One way that students in fourth and fifth grade can use base ten blocks is for creating arrays and area models. The use of the base ten blocks models how place value concepts continue to work when multiplying and dividing. Using the base ten blocks in this way will also help prepare students to use algebra tiles later on.
|This alternate key for interpreting base ten blocks |
can be used with older students to allow
the modeling of decimals!
|This area model created using base 10 blocks shows|
the expression 44 x 17 when using the standard key,
but when using the alternate key shown above, this
model shows the expression 4.4 x 1.7.
Before using base ten blocks to create area models in your classroom with your students, make sure to practice some on your own or with a colleague. Although technically possible to represent 3 digit by 2 digit multiplication expressions, these models are very complex and are actually 3D models that require the use of the large cube. For these models, you will want to stick with, at most, 2 digit by 2 digit multiplication expressions. By looking at the example above, you can see how the pieces line up.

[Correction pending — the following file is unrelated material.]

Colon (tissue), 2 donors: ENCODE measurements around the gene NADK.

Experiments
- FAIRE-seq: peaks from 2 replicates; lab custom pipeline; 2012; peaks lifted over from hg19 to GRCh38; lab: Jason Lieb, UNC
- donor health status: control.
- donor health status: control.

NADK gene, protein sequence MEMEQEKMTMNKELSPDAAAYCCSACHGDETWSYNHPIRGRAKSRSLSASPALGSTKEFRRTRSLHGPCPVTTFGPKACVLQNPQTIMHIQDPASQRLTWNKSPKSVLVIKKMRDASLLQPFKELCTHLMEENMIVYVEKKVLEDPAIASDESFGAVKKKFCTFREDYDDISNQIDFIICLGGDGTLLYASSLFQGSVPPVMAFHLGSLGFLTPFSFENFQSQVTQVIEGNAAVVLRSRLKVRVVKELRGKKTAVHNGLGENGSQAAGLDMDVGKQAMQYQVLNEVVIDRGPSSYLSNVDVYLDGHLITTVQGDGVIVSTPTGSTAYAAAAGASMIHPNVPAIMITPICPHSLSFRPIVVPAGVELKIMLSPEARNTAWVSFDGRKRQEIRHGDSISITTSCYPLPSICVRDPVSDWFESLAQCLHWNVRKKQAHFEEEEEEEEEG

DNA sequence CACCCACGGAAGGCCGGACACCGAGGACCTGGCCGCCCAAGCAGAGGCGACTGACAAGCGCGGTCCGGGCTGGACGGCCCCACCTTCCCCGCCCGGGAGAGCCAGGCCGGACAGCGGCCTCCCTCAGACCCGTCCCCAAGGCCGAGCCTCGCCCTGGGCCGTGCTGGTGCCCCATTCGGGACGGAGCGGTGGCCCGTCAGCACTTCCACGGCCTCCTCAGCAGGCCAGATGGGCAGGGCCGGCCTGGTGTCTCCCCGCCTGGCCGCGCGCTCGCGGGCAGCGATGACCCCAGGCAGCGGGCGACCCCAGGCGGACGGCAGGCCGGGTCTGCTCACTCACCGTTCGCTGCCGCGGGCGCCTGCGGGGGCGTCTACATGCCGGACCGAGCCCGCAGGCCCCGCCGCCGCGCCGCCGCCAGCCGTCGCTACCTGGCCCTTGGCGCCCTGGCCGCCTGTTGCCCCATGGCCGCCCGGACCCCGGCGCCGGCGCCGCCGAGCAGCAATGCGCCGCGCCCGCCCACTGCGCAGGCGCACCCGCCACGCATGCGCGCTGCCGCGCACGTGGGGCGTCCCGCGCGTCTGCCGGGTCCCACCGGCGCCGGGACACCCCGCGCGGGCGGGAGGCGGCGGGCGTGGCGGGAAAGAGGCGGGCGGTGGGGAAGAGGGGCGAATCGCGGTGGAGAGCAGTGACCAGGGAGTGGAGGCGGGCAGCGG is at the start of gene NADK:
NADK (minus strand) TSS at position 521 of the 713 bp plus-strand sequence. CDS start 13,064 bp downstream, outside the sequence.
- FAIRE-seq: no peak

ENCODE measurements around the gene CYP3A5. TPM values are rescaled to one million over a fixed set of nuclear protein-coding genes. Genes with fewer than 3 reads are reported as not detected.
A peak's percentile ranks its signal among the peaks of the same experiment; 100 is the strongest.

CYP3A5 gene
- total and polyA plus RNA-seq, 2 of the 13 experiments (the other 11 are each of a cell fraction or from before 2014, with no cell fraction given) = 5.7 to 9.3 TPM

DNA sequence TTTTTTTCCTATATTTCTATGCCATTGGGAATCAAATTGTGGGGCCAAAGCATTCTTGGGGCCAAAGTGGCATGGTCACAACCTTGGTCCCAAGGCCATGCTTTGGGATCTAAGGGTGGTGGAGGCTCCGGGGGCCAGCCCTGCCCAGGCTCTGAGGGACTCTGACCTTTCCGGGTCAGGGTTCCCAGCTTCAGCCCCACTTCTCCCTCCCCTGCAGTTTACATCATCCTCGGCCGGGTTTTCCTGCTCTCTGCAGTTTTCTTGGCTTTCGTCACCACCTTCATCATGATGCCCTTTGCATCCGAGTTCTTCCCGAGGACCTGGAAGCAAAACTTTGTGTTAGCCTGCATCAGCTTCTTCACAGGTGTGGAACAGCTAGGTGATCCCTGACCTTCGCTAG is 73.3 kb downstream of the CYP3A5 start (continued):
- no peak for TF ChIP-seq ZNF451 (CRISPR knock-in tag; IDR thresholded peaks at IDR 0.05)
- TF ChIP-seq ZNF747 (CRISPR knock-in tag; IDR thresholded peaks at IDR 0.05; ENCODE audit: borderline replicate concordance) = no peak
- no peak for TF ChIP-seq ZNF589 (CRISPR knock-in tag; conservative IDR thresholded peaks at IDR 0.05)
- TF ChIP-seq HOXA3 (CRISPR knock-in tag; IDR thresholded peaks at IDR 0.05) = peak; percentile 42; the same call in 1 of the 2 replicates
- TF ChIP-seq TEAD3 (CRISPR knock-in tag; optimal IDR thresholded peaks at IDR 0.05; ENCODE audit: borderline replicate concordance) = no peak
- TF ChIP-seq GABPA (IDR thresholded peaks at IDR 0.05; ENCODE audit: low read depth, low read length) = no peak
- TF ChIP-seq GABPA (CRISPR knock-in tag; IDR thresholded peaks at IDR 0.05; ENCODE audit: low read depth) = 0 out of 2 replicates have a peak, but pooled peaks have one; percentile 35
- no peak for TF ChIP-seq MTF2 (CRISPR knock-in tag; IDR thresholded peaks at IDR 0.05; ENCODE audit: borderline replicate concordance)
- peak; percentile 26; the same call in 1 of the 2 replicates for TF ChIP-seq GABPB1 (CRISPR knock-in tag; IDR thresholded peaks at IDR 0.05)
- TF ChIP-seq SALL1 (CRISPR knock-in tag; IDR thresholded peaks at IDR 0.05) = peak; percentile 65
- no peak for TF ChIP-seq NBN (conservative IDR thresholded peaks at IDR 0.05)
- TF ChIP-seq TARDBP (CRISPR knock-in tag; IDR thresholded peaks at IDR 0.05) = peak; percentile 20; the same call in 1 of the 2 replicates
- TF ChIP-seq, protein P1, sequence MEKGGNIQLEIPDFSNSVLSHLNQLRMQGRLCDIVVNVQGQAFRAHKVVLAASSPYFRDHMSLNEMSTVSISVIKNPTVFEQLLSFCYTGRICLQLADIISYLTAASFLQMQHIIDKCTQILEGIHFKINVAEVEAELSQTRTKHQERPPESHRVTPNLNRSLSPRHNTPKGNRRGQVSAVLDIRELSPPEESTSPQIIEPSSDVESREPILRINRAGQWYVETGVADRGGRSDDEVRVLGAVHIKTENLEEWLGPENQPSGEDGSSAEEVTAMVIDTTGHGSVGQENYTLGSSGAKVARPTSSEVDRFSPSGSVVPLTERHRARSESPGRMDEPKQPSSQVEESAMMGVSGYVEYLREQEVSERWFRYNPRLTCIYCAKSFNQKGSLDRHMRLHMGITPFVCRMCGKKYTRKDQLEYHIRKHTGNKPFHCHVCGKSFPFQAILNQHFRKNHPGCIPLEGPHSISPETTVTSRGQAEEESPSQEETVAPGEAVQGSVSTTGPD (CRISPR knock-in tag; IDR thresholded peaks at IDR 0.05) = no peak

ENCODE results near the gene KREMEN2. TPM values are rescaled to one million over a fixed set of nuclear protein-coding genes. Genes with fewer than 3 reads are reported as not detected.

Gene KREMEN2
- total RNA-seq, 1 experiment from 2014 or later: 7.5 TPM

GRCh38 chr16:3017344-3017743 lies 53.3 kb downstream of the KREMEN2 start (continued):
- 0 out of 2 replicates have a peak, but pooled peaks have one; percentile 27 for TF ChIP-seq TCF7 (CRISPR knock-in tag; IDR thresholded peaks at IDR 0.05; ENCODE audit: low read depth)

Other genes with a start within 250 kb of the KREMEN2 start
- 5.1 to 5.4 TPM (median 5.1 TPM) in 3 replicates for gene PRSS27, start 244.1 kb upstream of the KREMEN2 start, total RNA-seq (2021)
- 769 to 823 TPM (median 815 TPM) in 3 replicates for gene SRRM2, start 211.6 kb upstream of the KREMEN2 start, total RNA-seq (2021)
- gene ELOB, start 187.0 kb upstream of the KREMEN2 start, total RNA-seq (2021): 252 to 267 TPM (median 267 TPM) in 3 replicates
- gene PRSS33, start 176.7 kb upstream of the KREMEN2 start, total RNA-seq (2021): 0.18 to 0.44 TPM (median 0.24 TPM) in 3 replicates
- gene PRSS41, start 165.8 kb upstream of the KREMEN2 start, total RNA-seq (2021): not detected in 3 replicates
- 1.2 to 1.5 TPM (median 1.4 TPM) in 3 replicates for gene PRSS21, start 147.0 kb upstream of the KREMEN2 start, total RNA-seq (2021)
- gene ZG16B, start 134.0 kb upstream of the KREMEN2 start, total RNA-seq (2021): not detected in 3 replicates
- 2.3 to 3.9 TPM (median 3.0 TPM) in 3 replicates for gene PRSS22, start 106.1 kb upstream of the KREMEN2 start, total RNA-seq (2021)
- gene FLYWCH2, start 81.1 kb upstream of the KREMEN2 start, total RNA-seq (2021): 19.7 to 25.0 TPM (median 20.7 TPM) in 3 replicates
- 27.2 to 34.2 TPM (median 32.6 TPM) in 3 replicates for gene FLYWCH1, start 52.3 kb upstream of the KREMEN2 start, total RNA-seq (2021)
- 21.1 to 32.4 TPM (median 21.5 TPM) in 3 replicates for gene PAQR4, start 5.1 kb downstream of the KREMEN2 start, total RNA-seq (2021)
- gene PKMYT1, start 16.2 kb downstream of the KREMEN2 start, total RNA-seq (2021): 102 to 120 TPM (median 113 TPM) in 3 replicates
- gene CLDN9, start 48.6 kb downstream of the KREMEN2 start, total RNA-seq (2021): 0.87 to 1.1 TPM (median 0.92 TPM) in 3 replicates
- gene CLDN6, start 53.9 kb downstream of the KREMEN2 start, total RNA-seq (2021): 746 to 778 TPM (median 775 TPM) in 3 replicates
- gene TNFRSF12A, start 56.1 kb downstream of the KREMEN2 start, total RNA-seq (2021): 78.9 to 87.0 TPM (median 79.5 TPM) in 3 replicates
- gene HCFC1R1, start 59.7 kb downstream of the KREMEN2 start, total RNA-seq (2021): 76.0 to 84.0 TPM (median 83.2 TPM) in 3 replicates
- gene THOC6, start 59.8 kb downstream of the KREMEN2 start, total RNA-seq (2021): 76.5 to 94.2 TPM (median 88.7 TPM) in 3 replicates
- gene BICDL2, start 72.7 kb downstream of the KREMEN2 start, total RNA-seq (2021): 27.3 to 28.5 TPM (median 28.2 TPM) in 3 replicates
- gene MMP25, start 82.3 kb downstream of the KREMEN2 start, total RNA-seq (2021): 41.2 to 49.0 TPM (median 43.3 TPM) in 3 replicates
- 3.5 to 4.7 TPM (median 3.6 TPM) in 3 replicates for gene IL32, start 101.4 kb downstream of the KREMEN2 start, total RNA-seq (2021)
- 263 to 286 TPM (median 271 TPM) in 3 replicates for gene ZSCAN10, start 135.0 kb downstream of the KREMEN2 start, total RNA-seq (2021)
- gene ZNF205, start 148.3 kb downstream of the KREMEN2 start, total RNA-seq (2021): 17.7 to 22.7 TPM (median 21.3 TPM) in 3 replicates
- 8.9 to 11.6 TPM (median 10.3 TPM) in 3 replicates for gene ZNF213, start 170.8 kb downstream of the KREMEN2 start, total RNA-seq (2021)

How do you use base ten blocks in your classroom?